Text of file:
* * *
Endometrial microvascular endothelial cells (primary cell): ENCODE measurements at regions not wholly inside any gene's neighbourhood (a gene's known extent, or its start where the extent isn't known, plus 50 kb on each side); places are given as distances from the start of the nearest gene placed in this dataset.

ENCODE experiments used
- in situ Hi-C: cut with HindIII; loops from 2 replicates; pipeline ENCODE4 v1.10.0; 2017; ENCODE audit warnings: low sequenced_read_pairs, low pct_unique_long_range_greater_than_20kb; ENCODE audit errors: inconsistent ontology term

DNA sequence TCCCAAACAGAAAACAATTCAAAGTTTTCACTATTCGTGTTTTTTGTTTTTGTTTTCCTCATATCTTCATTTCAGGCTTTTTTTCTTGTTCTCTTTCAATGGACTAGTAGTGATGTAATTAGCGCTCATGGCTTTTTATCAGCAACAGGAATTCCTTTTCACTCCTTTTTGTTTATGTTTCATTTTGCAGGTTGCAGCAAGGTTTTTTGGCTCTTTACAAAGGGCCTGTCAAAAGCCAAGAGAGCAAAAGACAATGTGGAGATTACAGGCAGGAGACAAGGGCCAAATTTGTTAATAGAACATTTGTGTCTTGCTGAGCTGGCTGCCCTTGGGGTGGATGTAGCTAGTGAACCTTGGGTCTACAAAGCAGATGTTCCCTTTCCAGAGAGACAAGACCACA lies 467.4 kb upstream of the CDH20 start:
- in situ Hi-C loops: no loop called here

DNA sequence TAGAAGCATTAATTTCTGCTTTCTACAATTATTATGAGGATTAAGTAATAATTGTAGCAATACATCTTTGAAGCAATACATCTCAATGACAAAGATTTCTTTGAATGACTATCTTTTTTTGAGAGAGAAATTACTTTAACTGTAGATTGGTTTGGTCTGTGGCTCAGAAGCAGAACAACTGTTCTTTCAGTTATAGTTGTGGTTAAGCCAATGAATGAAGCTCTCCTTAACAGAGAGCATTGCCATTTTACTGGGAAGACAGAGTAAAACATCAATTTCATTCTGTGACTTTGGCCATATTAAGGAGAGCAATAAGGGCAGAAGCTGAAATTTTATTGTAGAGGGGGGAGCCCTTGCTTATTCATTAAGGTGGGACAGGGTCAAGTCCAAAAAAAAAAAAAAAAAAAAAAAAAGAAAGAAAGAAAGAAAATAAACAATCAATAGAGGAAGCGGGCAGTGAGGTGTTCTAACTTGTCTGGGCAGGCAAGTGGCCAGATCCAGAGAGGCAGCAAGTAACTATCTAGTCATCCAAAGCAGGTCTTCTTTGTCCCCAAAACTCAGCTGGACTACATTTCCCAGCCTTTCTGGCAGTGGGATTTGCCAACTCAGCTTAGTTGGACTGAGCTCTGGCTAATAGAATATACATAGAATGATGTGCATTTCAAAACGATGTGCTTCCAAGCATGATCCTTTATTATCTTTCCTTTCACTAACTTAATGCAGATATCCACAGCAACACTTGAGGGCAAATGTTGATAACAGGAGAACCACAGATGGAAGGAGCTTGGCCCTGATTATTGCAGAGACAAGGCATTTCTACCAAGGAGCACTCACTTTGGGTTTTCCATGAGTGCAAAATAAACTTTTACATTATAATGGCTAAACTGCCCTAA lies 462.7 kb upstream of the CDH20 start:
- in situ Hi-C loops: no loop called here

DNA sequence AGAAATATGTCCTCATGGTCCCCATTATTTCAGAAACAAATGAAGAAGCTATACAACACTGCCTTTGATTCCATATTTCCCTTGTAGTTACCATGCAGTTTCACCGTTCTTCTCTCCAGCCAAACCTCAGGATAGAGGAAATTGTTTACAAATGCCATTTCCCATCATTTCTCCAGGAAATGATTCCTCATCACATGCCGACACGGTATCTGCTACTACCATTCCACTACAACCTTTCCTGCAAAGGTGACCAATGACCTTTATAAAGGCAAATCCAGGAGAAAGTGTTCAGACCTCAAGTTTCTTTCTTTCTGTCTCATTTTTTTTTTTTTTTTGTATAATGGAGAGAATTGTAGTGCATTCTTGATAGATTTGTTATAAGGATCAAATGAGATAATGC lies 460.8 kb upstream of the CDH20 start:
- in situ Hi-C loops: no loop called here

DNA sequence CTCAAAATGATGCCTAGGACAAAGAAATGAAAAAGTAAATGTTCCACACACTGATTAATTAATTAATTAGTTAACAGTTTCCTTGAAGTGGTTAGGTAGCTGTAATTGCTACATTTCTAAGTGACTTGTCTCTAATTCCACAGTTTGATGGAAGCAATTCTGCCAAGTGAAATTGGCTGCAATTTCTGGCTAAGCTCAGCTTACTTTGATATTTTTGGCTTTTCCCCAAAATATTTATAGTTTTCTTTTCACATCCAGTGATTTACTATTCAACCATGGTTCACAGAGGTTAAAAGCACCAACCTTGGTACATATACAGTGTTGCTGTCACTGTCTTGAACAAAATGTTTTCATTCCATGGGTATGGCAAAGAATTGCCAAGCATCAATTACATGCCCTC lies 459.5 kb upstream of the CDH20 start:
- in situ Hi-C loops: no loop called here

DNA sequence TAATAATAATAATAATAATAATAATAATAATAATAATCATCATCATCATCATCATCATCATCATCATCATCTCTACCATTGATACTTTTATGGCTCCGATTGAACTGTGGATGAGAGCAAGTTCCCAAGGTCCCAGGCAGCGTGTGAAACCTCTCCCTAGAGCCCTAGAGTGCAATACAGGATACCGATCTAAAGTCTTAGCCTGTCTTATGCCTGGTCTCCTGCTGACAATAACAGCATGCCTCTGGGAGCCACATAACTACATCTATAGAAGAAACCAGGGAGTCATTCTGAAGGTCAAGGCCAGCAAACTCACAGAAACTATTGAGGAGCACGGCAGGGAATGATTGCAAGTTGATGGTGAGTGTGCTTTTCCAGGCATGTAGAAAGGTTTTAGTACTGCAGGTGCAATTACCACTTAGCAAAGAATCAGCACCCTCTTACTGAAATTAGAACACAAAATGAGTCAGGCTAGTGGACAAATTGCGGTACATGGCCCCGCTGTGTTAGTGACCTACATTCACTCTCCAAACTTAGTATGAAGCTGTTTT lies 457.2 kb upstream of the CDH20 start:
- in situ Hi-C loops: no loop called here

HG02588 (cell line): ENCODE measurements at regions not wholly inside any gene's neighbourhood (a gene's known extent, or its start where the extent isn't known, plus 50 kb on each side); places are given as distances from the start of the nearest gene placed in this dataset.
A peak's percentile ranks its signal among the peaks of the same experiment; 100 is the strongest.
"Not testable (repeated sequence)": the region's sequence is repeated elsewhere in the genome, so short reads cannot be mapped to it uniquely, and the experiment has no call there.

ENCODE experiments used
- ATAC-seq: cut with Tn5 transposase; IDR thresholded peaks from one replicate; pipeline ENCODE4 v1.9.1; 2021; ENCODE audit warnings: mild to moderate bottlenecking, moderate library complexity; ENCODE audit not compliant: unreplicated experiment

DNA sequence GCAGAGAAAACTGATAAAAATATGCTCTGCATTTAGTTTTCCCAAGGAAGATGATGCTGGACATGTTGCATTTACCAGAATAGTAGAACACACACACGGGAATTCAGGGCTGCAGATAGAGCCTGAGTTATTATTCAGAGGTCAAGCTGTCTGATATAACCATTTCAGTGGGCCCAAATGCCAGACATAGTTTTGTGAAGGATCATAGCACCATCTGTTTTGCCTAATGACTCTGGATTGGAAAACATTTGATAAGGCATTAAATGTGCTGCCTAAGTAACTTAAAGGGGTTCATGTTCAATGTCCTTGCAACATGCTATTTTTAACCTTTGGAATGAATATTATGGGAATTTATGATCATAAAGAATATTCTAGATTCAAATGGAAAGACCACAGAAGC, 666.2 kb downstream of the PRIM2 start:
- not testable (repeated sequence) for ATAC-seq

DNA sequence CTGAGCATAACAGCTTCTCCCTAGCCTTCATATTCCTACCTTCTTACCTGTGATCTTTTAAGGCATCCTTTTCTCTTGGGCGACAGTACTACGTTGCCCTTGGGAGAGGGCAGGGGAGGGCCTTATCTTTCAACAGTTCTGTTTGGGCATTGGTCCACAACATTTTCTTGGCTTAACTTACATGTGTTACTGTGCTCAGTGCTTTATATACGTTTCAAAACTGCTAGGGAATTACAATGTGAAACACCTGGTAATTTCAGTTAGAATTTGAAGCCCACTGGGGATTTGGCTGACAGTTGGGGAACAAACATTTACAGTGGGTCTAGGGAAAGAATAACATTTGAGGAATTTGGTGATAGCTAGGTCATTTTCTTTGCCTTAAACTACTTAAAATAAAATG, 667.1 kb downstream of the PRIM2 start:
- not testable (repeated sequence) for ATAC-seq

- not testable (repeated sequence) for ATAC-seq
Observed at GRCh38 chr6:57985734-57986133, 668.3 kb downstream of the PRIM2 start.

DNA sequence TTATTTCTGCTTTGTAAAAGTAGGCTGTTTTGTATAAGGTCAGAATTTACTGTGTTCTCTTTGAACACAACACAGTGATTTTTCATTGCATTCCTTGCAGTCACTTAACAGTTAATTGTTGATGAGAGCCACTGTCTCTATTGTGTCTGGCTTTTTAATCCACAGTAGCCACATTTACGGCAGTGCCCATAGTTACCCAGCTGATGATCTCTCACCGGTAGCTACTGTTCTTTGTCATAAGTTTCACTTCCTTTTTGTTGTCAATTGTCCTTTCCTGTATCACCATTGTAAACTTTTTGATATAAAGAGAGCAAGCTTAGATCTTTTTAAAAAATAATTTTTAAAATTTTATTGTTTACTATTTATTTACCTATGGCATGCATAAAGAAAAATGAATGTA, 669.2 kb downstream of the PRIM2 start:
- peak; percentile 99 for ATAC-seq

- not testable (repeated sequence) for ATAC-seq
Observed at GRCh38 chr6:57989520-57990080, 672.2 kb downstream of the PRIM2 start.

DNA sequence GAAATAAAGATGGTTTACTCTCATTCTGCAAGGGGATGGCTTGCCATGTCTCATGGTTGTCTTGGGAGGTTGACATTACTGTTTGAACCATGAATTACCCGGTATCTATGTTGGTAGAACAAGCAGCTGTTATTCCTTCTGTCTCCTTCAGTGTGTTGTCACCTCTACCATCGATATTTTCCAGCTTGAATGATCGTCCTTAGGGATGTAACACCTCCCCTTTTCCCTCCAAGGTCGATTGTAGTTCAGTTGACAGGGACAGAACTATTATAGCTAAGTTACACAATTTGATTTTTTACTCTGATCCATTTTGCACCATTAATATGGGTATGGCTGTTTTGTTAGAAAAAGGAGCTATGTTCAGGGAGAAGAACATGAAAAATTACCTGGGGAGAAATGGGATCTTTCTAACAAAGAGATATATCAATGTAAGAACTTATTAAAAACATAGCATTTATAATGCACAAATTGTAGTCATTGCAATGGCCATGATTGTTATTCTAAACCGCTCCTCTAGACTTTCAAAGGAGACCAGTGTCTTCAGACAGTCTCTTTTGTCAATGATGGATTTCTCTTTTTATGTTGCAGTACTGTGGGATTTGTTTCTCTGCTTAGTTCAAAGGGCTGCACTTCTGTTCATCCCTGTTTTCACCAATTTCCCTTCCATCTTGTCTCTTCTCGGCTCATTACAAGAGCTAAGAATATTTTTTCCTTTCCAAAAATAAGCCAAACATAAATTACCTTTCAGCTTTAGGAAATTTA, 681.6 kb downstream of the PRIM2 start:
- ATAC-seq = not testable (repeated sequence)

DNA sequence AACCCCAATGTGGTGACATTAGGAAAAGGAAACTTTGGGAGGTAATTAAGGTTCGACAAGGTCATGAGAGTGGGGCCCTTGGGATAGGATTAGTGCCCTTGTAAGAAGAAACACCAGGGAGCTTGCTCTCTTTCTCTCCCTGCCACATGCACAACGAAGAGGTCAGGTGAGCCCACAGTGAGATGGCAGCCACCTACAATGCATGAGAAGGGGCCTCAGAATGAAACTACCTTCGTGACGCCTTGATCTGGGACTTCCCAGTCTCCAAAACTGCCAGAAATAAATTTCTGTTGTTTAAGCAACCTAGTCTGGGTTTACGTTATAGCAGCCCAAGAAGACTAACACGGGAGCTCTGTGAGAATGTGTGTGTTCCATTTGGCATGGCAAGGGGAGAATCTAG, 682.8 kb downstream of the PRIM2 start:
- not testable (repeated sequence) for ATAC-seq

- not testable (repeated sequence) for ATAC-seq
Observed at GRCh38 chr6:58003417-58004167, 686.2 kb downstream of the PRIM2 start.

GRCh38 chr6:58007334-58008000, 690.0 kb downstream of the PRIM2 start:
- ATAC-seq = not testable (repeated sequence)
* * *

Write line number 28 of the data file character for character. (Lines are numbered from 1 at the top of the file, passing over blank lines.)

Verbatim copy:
Observed at GRCh38 chr6:57989520-57990080, 672.2 kb downstream of the PRIM2 start.